(S.D.)-State Highway Patrol To Retire Bomb Dog Jet
Photo: Jet, a South Dakota Highway Patrol police service dog, sniffs out a drawer while at work with his handler, Lt. Scott Sheldon.
(PIERRE, S.D.)- After a decade of sniffing out explosives with a nose-to-the-ground work ethic, Jet is retiring from the South Dakota Highway Patrol.
Jet, an 11-year-old Belgian sheepdog, began his career with the Highway Patrol in 2003 as a police service dog trained to detect the odors of many different compounds that could be used to construct explosive devices.
Jet officially retired on March 6th. Governor Dennis Daugaard issued a proclamation marking the occasion, saying, “It is important to honor veteran police service dogs who are faithful, loyal and devoted to their responsibilities and provide a valuable service to their South Dakota communities.’’
Lt. Scott Sheldon has been the dog’s handler for the past decade. “The K-9 explosives detection unit is different from the K-9 narcotics unit,” Sheldon said. “We’re not like the dope dogs. We don’t want to find anything.”
Based in Pierre and deployed throughout the state, Jet completed protective sweeps of the State Capitol during legislative sessions, Supreme Court hearings and other official functions, says Col. Craig Price, Highway Patrol superintendent. “He is also able to detect recently fired weapons at venues such as the Sturgis Motorcycle Rally,” Price said. “He has been a great partner to Lieutenant Sheldon and has helped with many seizures and the capture of criminals.”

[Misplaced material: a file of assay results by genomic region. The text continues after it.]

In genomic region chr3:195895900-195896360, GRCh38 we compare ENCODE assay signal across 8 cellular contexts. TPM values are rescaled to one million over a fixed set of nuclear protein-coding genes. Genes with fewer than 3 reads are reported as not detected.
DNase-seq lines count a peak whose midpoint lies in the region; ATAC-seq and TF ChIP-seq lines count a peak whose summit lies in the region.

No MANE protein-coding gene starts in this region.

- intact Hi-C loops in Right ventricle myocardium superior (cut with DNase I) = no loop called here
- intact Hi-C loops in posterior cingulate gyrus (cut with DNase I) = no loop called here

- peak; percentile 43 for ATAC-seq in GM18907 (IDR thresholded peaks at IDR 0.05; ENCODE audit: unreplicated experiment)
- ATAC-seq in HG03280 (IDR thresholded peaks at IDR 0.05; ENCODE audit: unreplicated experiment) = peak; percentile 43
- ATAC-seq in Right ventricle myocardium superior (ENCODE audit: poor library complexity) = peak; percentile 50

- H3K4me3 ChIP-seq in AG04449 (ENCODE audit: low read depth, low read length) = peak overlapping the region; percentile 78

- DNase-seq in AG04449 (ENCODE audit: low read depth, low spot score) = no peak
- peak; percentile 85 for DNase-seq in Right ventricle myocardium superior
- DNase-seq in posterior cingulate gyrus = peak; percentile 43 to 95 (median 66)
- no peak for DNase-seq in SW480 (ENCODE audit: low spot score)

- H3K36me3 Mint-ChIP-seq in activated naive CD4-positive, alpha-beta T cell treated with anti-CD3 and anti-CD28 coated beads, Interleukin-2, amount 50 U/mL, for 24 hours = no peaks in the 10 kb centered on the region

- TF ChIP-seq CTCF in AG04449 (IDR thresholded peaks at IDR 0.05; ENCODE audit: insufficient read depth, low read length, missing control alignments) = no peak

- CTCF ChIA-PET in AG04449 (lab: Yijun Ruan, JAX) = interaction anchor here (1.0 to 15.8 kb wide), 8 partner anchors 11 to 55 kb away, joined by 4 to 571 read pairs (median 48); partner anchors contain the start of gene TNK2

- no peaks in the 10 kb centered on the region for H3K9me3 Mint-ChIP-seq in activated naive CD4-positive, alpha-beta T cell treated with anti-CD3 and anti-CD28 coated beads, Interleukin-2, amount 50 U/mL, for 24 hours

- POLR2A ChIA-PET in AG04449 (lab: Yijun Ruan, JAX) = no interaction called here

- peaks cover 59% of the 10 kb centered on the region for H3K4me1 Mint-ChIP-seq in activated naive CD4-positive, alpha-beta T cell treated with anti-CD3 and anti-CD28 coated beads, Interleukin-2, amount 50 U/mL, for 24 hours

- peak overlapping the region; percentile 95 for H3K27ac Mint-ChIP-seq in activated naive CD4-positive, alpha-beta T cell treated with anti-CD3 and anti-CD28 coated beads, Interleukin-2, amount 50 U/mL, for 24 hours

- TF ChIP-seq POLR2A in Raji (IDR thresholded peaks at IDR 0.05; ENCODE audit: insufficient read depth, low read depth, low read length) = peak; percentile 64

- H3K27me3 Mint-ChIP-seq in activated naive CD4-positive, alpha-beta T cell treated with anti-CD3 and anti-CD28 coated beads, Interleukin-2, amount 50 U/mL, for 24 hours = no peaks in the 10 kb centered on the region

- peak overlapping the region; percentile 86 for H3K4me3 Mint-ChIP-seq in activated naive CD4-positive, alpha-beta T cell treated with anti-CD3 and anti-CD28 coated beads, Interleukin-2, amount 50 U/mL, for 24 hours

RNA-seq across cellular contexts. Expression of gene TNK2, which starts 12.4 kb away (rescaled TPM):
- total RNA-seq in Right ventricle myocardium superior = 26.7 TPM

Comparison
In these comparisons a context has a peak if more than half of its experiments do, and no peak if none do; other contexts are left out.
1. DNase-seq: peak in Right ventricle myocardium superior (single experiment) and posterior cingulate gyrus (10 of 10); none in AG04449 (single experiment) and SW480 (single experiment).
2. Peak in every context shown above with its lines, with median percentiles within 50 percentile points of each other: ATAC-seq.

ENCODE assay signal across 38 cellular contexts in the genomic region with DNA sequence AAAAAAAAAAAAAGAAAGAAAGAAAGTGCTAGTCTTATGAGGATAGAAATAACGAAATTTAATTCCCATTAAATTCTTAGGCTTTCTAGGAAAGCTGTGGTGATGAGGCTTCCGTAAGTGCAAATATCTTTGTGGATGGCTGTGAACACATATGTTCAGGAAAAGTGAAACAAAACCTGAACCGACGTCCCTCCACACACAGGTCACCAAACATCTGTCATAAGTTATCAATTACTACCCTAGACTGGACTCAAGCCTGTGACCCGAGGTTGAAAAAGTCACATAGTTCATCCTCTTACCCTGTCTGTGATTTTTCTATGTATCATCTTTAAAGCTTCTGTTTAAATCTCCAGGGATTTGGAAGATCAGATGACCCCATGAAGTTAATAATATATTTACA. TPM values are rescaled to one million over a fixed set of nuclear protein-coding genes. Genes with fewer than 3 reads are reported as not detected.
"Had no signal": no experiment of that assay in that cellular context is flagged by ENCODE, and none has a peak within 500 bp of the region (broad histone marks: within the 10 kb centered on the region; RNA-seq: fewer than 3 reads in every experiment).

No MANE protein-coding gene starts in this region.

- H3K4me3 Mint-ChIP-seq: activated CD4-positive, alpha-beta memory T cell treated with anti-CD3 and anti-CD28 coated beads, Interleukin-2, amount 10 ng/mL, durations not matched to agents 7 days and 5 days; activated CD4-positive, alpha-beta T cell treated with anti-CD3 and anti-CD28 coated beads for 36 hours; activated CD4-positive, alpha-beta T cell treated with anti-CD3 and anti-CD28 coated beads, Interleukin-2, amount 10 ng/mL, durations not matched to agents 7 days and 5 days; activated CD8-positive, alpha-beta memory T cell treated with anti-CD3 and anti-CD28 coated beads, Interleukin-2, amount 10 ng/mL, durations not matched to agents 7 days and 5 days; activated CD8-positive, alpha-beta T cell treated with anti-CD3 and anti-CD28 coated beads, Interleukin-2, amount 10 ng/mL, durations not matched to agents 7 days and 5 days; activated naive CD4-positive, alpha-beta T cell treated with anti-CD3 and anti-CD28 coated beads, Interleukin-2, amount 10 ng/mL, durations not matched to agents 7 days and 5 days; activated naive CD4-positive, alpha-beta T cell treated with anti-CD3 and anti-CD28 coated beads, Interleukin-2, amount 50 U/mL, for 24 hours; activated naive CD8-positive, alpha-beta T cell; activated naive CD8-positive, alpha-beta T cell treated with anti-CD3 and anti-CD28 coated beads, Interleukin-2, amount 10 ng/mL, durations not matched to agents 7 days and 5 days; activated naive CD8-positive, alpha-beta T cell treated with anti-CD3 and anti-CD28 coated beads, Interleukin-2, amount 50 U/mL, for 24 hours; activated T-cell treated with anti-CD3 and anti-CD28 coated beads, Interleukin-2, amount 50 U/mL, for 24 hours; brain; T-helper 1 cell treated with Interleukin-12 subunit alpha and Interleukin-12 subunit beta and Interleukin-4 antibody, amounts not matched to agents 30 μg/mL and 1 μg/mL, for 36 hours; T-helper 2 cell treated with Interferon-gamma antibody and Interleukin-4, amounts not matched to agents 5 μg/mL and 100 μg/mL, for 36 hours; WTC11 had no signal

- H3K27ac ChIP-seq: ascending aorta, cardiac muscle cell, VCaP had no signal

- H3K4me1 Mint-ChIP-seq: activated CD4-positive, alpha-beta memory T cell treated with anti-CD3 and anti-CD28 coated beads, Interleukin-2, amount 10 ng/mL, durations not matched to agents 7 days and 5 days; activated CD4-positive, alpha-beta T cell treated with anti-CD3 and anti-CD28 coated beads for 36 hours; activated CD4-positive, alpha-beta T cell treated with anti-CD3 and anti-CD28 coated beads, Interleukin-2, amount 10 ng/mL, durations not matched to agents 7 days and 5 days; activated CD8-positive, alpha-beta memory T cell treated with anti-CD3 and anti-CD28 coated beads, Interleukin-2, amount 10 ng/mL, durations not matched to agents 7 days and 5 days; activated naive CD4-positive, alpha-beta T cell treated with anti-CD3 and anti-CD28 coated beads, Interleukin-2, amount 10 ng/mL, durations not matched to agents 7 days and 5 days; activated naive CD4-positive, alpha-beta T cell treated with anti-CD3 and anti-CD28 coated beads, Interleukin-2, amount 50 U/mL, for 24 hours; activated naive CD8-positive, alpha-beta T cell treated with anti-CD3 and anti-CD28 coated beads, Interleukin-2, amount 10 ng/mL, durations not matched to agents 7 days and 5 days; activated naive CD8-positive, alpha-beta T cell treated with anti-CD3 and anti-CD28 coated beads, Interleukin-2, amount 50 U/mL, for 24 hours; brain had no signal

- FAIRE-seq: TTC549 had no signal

Sheldon and Jet also responded to bomb threats and provided dignitary protection functions, including assignments for the U.S. Secret Service, police and sheriffs’ departments, schools, and universities.
“Jet is a very social dog, but knows when it is time to work,’’ Sheldon said. “When he is off-duty, I give him his food and his kennel. He doesn’t need to worry about obedience training after work. Just like any other enforcement agent with the patrol, Jet becomes more focused when he is on duty.”
Jet will be released from service into the care of Sheldon and his family. “I’ll have to keep him in his kennel for a while when I am putting on my uniform,’’ Sheldon said. “He knows when it is time to go to work, and now that he won’t get to go with me, he’ll be a little cranky.”
Col. Price said explosive-detection duties will be assumed by trooper Michael Dale and police service dog Raica.
--South Dakota Highway Patrol
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